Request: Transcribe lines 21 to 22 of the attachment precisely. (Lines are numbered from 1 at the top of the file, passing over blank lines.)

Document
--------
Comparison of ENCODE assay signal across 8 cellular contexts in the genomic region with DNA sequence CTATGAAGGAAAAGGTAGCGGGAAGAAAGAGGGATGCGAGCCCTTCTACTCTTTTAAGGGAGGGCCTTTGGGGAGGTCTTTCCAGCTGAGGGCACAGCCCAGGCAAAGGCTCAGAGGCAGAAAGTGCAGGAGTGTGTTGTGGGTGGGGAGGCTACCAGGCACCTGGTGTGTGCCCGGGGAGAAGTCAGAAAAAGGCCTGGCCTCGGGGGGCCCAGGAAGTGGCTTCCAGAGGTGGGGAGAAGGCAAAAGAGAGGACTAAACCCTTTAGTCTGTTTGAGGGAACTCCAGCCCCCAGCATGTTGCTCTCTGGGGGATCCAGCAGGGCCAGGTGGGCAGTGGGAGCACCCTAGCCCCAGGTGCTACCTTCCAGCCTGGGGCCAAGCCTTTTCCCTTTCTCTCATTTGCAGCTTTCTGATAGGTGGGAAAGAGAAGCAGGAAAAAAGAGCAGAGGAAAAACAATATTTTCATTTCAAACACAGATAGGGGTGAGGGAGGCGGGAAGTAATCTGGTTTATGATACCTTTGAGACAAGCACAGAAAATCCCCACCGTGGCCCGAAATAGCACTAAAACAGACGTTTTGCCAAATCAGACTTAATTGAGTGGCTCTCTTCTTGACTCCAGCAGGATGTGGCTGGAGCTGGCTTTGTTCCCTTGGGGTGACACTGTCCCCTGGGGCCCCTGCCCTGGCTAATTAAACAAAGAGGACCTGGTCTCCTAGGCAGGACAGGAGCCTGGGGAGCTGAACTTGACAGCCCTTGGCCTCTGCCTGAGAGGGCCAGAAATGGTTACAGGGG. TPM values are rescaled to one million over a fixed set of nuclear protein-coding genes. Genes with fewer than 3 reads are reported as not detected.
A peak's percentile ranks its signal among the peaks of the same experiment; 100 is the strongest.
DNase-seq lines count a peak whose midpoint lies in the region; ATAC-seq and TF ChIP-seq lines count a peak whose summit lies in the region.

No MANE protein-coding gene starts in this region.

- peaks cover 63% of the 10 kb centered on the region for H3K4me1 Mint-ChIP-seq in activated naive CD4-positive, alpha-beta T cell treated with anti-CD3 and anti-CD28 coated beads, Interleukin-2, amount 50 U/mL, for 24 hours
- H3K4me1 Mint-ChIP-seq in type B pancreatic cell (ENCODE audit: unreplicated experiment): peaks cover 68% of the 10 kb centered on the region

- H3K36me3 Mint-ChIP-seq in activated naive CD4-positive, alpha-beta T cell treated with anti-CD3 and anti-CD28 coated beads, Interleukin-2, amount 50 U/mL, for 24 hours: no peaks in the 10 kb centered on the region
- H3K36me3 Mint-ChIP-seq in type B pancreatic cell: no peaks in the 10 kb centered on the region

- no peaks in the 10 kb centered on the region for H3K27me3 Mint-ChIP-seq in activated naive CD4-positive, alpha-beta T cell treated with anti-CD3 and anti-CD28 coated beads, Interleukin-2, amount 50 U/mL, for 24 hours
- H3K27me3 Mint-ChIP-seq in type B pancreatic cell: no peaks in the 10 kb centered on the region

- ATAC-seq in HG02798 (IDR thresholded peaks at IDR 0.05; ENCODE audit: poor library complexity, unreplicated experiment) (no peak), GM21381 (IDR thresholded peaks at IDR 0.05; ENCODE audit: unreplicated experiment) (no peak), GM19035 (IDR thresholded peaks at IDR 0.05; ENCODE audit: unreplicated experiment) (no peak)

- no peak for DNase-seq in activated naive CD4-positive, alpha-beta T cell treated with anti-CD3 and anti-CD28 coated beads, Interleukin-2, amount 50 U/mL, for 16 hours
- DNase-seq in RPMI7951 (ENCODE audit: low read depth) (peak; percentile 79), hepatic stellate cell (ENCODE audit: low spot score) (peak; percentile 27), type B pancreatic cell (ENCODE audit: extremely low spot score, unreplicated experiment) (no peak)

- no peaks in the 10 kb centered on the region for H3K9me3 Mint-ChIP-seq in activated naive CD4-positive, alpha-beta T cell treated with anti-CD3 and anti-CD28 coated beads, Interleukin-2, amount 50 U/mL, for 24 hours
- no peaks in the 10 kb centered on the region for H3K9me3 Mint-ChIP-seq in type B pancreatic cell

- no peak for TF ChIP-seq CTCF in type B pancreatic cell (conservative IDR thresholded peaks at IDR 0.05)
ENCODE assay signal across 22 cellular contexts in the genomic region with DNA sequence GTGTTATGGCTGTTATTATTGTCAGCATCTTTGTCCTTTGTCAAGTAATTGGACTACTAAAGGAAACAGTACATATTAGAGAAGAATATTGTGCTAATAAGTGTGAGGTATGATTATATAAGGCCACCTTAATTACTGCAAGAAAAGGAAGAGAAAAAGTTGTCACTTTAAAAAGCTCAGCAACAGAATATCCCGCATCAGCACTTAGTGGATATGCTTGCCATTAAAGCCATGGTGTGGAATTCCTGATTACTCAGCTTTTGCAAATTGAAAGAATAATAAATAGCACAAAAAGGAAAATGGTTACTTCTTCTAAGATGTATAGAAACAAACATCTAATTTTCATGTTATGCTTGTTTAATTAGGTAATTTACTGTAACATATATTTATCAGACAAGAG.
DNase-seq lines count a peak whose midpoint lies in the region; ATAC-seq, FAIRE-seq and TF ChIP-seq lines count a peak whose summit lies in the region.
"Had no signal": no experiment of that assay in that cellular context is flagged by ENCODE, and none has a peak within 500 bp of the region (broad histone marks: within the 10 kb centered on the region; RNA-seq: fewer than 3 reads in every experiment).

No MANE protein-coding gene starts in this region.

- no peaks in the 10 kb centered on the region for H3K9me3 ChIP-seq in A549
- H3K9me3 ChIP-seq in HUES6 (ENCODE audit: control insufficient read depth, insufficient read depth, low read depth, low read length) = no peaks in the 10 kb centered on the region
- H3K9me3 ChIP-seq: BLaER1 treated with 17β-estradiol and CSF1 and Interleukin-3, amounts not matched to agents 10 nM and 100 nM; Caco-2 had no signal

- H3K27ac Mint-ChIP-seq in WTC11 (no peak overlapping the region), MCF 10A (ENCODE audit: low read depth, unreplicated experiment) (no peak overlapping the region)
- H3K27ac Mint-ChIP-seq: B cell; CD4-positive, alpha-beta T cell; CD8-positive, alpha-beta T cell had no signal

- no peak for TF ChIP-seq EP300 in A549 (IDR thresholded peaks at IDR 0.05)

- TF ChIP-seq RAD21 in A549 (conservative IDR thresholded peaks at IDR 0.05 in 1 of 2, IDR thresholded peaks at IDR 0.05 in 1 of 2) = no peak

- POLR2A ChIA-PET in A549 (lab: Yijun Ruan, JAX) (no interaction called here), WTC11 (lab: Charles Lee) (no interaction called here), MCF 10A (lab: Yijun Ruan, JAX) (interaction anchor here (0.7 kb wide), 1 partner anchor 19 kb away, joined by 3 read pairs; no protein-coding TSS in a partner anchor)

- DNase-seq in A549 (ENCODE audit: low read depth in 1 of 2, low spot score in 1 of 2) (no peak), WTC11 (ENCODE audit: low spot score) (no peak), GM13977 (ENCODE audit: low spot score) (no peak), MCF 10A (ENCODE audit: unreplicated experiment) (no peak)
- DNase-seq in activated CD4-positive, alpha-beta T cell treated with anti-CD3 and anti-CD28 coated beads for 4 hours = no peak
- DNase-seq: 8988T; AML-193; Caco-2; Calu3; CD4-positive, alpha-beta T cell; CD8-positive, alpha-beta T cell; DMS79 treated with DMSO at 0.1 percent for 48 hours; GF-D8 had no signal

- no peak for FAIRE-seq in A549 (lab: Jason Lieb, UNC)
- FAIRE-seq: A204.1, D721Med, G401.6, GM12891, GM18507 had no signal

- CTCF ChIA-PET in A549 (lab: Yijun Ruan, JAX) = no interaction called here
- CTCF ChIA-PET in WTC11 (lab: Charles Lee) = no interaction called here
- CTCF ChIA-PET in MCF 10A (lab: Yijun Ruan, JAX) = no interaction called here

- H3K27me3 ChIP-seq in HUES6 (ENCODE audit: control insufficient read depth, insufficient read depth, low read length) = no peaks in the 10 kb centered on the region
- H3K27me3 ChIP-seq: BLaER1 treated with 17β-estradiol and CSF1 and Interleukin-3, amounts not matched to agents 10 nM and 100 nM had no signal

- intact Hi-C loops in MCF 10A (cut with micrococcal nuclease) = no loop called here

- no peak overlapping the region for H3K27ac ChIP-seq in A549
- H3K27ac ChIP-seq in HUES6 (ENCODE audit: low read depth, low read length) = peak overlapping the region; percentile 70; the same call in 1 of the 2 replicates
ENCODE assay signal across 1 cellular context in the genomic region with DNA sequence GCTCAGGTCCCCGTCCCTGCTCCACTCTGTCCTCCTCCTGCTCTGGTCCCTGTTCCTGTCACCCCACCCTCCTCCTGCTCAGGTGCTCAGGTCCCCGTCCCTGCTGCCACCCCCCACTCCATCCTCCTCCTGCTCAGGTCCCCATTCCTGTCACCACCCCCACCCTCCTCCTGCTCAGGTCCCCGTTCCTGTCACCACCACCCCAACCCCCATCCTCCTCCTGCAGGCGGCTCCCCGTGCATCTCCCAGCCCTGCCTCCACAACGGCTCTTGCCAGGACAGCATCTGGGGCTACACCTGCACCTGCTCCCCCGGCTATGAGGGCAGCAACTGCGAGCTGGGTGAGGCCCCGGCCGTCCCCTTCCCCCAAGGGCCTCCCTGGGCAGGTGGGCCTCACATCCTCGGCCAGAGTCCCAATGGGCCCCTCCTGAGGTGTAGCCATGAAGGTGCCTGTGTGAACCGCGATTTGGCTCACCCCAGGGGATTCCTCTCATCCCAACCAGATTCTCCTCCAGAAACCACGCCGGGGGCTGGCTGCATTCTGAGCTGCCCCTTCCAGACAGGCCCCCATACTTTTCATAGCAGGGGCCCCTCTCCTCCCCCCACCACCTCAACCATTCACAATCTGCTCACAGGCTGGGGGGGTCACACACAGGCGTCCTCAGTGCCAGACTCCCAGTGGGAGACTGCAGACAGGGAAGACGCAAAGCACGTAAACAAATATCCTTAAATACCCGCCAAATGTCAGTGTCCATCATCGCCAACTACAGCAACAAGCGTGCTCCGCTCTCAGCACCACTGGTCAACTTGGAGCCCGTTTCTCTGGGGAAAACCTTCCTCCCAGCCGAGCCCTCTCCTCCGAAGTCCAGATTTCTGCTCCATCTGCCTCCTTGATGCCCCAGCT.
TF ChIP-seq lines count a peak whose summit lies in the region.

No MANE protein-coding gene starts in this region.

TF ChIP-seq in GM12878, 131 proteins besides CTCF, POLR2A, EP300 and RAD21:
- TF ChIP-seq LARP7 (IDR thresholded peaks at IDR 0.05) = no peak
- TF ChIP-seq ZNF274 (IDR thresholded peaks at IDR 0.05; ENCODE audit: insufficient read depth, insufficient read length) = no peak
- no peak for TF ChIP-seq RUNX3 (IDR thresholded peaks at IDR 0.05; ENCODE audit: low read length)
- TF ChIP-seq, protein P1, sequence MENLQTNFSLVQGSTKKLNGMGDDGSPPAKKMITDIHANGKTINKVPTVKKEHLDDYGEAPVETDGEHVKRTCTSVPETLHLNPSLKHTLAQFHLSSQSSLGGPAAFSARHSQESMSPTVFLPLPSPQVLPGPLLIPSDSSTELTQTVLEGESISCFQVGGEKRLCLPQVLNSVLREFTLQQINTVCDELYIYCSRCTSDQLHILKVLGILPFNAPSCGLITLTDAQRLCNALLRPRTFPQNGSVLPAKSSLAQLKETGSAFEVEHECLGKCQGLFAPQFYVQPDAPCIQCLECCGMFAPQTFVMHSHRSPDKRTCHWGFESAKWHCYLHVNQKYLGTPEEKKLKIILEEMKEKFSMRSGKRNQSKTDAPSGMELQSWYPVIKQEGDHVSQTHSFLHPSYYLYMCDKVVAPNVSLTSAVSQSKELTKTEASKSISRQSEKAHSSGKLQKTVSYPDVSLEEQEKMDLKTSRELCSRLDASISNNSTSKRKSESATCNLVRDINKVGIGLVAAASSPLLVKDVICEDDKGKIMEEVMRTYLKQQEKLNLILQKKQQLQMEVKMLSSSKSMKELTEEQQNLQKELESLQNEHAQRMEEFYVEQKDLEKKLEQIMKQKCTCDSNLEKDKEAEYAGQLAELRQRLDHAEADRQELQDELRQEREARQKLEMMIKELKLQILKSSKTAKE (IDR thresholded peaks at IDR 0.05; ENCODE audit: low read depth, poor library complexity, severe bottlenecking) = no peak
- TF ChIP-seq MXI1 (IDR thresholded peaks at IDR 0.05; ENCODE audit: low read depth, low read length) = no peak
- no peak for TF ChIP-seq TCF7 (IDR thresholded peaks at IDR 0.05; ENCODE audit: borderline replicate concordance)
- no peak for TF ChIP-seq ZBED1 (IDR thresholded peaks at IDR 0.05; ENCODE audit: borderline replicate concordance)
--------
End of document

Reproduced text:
- no peaks in the 10 kb centered on the region for H3K9me3 ChIP-seq in A549
- H3K9me3 ChIP-seq in HUES6 (ENCODE audit: control insufficient read depth, insufficient read depth, low read depth, low read length) = no peaks in the 10 kb centered on the region